An annotated Not-To-Do list for Europeans lost on Erdoğan

This addresses political as well as economic decision-makers at bilateral as well as multilateral settings.

Two snapshots from the last days: Members of the European Parliament held yet another get-together to express their “very deepest of regrets” on the Turkish slide since 2013. The second was at the luxury Excelsior Hotel on Rome where the cream of Confindustria – Italy’s employers’ federation - hurrying to dine with Turkish President Erdoğan for his grand-bazaar of construction projects. The giants of Italian construction and engineering - Leonardo-Finmeccanica, Salini, Astaldi, Italferr…they are all lining up before the Turk.   

Europeans are keen to stick with Erdoğan for three major reasons: to continue to sell goods, in particular arms and to bid for juicy engineering projects for which local expertise is missing; to keep Turkey in NATO so to avoid pushing it in Putin’s lap; and in the short-run, to ensure patrolling continues on Turkey’s borders to block mass movements of refugees, migrants and now ex-jihadists to Europe.  

As a fig leaf, while happily making business with the regime, they feel the need to soothe the remorse they may have about the dire state of human rights in Turkey.   

How sustainable are these basic assumptions? And so, would the vulgar appeasement policy help co-existence with Erdoğan’s Turkey and for how long?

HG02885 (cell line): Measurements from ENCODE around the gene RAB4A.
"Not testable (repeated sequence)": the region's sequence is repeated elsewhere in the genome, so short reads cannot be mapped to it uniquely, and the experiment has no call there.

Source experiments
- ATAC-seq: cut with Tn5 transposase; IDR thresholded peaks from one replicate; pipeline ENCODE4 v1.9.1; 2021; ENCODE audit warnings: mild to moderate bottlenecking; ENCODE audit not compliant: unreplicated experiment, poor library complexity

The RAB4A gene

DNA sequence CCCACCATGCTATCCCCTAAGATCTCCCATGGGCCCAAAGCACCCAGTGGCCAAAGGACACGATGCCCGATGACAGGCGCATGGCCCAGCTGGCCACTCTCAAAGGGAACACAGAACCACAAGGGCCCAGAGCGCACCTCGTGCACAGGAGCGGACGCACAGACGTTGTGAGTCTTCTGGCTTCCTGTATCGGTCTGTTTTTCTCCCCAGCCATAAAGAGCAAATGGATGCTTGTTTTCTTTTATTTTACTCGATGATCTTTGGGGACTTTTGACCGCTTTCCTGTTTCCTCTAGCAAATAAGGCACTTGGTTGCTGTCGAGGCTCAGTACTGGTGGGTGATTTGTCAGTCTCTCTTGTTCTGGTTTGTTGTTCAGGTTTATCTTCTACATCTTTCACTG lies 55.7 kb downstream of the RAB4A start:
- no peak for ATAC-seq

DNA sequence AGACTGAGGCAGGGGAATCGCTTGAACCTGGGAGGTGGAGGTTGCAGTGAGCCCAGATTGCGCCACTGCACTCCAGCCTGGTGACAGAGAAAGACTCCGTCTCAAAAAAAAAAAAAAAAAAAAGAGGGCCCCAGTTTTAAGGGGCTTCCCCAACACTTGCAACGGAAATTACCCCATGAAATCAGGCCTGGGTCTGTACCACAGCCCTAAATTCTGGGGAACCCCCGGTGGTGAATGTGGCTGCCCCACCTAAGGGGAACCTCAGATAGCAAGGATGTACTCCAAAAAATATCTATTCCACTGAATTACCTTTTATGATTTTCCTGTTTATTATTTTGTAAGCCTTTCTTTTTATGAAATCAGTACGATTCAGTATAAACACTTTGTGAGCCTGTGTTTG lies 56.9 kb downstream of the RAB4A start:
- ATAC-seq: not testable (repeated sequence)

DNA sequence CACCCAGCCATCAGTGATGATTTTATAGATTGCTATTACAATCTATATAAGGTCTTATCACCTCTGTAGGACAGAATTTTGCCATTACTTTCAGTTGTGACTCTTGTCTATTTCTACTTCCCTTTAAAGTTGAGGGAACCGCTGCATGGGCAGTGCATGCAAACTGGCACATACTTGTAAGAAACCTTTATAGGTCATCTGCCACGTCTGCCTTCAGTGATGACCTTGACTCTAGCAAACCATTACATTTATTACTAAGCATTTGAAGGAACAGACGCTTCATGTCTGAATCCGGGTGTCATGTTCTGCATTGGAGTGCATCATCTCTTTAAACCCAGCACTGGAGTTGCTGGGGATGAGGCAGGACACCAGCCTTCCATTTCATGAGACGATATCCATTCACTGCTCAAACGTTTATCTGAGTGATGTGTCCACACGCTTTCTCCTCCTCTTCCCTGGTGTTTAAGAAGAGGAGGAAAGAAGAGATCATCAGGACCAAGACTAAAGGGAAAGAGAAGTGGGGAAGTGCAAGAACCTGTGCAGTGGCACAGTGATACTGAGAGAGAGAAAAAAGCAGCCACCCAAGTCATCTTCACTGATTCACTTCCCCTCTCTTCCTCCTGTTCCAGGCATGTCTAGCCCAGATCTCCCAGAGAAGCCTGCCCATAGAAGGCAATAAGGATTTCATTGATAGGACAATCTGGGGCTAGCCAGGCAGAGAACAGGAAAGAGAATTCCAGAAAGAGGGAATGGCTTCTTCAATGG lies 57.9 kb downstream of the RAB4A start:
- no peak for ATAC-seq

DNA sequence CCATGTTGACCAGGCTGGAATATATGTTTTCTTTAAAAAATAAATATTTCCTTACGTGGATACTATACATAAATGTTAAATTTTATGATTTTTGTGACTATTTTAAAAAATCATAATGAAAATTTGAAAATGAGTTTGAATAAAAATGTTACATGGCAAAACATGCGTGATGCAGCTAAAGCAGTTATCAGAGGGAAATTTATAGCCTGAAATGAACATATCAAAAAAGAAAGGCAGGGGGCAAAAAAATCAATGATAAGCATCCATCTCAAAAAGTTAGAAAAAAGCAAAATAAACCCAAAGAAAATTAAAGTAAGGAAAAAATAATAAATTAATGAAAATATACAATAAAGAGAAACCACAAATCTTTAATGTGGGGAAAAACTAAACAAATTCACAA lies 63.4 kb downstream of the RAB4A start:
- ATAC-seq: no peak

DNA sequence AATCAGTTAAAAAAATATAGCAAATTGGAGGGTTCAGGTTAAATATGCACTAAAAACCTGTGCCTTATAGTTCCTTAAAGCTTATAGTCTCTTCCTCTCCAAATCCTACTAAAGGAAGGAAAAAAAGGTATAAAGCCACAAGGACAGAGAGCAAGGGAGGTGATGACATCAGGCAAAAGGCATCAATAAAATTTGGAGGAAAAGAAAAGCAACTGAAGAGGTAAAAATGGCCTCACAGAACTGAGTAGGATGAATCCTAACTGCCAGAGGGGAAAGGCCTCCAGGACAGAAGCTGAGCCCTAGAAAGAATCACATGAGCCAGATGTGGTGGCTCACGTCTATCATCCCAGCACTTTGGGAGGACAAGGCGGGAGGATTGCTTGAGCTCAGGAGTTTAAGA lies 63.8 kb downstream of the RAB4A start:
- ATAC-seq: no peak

Let’s start with the fig leaf. The Turkish government has remained thoroughly unimpressed with the deluge of regrets spread in countless intergovernmental or non-governmental declarations and reports since 2013. Not a single captive has been released from prison and not a single unlawful sentence redressed thanks to injunctions by Europeans, with the exception of a secret deal between former German Chancellor Gerhard Schröder and Erdoğan and now between the German State and Turkish State for the release of Deniz Yücel. To the contrary the Turkish government uses the lamentations as proof of “Western imperialist support” for its jailed “terrorists”. Even so, European declarations and reports are systematically self-censored, over-cautious and thus helpless. The latest examples are the systematic avoidance of condemning Turkey’s attack on the Kurdish Afrin enclave in northern Syria, as well as the threats against Cyprus and Greece.